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Ford Motor Co. v. Versata Software, Inc.

United States District Court, E.D. Michigan, Southern Division

May 28, 2019

VERSATA SOFTWARE, INC. et al. Defendants.



         On January 28, 2019, Defendant Versata Software, Inc. served a subpoena on non-party Stacy Coopes. (See Subpoena, ECF #635-3.) The subpoena required Coopes to appear for a deposition on February 20, 2019. (See id.) Counsel for Coopes thereafter attempted to work with Versata's counsel “to understand the purported relevance of her testimony.” (Coopes Reply Br., ECF #639 at Pg. ID 48757.) When those negotiations failed to resolve the need for the subpoena, Coopes filed the instant motion to quash. (See Mot., ECF #632.) For the reasons that follow, the motion is GRANTED.[2]


         Federal Rule of Civil Procedure 45 provides that a district court “must” quash a subpoena if the subpoena “subjects a person to an undue burden.” Fed.R.Civ.P. 45(d)(3)(A)(iv). “A decision whether to quash a subpoena is made on a case-by-case basis and consists of a balancing of the interests; that is, the Court must weigh the burden of compliance against the potential value of the information sought. The burden of demonstrating undue burden is on the moving party. However, the burden of demonstrating relevance is on the party seeking discovery.” Hansen Beverage Co. v. Innovation Ventures, LLC, 2009 WL 1543451, at *1 (E.D. Mich. June 2, 2009) (Rosen, J.) (internal citations omitted) (granting non-party's motion to quash subpoena for deposition and documents). In addition, “[t]he fact of nonparty status may be considered by the court in weighing the burdens imposed.” Katz v. Batavia Marine & Sporting Supplies, Inc., 984 F.2d 422, 424 (Fed. Cir. 1993) (affirming district court order quashing subpoena for deposition and documents directed to non-party). Finally, the Court acknowledges that “[t]he scope of discovery under the Federal Rules of Civil Procedure is broad” and that “‘[r]elevant information need not be admissible at the trial if the discovery appears reasonably calculated to lead to the discovery of admissible evidence.'” MSC.Software Corp. v. Altair Engineering, Inc., 2012 WL 3224130, at *1 (E.D. Mich. Aug. 6, 2012) (quoting Fed.R.Civ.P. 26(b)).


         The burden of requiring Coopes to engage counsel and prepare for and attend a deposition outweighs the minimal potential value of the information Versata seeks.

         Coopes has never worked for Ford Motor Company, is not a technical expert, and is not familiar with the term “ACM, ” the name of Versata's software that is at issue in this case. (See Coopes Affidavit at ¶¶ 3-5, ECF #632-4 at Pg. ID 48650-51.) Nor has Coopes had “any involvement with engineering, manufacturing, or product development software.” (Id. at ¶5, ECF #632-4 at Pg. ID 48651.)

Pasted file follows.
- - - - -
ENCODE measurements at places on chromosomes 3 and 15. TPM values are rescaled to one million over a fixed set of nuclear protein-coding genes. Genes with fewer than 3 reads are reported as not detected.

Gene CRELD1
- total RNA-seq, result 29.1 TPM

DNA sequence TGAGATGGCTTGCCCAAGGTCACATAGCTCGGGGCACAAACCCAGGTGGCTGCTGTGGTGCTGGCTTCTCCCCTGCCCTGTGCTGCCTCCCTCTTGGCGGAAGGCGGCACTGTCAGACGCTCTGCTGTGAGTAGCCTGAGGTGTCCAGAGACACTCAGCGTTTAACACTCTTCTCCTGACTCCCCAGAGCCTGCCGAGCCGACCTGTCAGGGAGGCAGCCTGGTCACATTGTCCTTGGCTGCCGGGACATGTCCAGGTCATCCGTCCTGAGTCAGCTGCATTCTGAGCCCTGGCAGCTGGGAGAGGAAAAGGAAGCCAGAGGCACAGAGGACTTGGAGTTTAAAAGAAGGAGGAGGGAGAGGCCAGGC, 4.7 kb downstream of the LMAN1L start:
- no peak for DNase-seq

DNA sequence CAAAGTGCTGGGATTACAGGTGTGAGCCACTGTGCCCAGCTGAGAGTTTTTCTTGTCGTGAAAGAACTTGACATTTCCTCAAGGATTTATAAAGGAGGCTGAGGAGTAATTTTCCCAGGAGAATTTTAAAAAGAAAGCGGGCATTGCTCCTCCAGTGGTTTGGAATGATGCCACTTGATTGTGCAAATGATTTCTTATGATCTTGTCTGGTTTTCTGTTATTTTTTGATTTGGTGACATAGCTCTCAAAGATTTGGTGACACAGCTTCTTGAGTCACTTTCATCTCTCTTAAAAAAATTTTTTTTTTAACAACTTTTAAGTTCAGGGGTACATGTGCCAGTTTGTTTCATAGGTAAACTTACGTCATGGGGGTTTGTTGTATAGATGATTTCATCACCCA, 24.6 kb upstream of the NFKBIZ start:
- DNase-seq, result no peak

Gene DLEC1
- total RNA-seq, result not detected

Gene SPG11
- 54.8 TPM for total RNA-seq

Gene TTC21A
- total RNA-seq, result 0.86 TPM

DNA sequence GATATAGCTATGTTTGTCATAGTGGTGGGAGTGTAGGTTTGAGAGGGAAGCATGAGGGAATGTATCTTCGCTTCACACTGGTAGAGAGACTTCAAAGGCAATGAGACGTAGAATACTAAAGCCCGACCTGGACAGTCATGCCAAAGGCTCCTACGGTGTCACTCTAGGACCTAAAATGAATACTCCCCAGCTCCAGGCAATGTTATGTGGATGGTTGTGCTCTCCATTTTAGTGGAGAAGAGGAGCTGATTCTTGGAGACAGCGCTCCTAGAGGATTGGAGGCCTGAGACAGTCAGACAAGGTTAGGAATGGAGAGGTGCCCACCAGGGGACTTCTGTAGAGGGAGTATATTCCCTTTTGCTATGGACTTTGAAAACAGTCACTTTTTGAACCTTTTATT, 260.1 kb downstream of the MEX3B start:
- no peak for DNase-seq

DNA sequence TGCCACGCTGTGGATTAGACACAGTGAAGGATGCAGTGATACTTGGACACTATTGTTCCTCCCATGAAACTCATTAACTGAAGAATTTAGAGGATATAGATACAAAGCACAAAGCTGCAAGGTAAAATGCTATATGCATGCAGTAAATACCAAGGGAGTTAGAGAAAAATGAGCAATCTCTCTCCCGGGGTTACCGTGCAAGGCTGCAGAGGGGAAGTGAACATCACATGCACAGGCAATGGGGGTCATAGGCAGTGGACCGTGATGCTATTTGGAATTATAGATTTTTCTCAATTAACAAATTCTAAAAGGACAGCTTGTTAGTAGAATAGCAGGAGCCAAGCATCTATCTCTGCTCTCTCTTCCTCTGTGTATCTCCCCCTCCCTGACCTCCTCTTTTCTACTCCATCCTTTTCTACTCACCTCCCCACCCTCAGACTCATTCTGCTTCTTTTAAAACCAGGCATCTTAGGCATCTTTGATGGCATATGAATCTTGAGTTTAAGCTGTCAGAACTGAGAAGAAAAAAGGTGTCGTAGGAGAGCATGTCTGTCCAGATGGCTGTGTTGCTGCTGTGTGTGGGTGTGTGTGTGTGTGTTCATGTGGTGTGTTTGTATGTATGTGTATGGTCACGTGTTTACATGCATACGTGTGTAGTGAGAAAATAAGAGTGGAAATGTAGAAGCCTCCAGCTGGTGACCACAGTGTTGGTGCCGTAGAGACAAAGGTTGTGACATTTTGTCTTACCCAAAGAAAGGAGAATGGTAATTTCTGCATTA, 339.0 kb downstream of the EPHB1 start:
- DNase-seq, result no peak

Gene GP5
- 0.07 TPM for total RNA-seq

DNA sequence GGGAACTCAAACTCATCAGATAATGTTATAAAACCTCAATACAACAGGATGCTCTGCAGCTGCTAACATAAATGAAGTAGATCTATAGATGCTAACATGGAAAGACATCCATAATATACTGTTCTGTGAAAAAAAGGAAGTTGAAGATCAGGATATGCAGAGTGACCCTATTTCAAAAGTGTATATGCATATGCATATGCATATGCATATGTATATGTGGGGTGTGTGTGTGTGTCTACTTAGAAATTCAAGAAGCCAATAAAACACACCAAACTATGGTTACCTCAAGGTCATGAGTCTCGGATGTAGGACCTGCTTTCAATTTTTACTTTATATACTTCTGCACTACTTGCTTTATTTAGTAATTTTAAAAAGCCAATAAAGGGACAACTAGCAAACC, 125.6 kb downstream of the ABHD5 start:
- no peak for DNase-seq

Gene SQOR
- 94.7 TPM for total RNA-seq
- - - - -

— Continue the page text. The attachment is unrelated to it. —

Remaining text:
It appears that Versata seeks to take Coopes deposition solely because, according to Versata, she “participated in a conversation with Elana Ford in which Ms. Ford stated that Ford should terminate its relationship with Versata.” (Versata Resp. Br., ECF #635 at Pg. ID 48698.) Versata therefore argues that Coopes has relevant “firsthand, personal knowledge of statements by Elena Ford regarding Ford's relationship with Versata.” (Id. at Pg. ID 48702-03.)

         But the Court has previously held that Versata could not take the deposition of Ms. Ford related to the statements that Versata claims she made. (See Order, ECF #441 at Pg. ID 34498.) For all of the reasons discussed on the record at a March 9, 2018, hearing on Versata's request to depose Ms. Ford, including in the Court's questioning of counsel, the Court is not persuaded that even if Ms. Ford made the statements, the statements are relevant in any meaningful way to any of the claims or defenses at issue in this action. (See 3/9/2018 Hearing Tr., ECF #444 at Pg. ID 36870-95.) As the Court noted during the March 9 hearing, the record contains evidence with respect to how Ford made the decision to terminate its relationship with Versata and who at Ford played a role in making that decision, and the Court is not yet persuaded that Ms. Ford was meaningfully involved in that decision and/or that her statements, if made, played any meaningful role in that decision.

         Simply put, any inquires related to Ms. Ford are a sideshow. Given that conclusion, and the Court's previous refusal to allow Versata to depose Ms. Ford, it sees no basis to allow Versata to depose Coopes, whose only apparent relevance is overhearing Ms. Ford's irrelevant statement.

         Moreover, Versata has not presented any argument or evidence that Coopes was in any way involved in Ford's relationship with Versata, the decision to terminate that relationship, or that Coopes even knows what Versata is or what kind of software Versata developed for Ford. The value of the irrelevant information that Versata seeks from Coopes is therefore minimal. And Coopes, a non-party, would be unduly burdened by having to retain counsel and take hours out of her schedule to prepare for and appear at a deposition. See Hansen, 2009 WL 1543451, at *3 (“[T]he irrelevance of the document request and Mr. Edwards' testimony … makes even [a] seemingly low burden into an undue one, and an undue burden is grounds for quashal”).

         For all of these reasons, Coopes' motion to quash Versata's subpoena (ECF #632) is GRANTED. Versata is not permitted to take the deposition of Coopes.


         I hereby certify that a copy of the foregoing document was served upon the parties and/or counsel of record on May 28, ...

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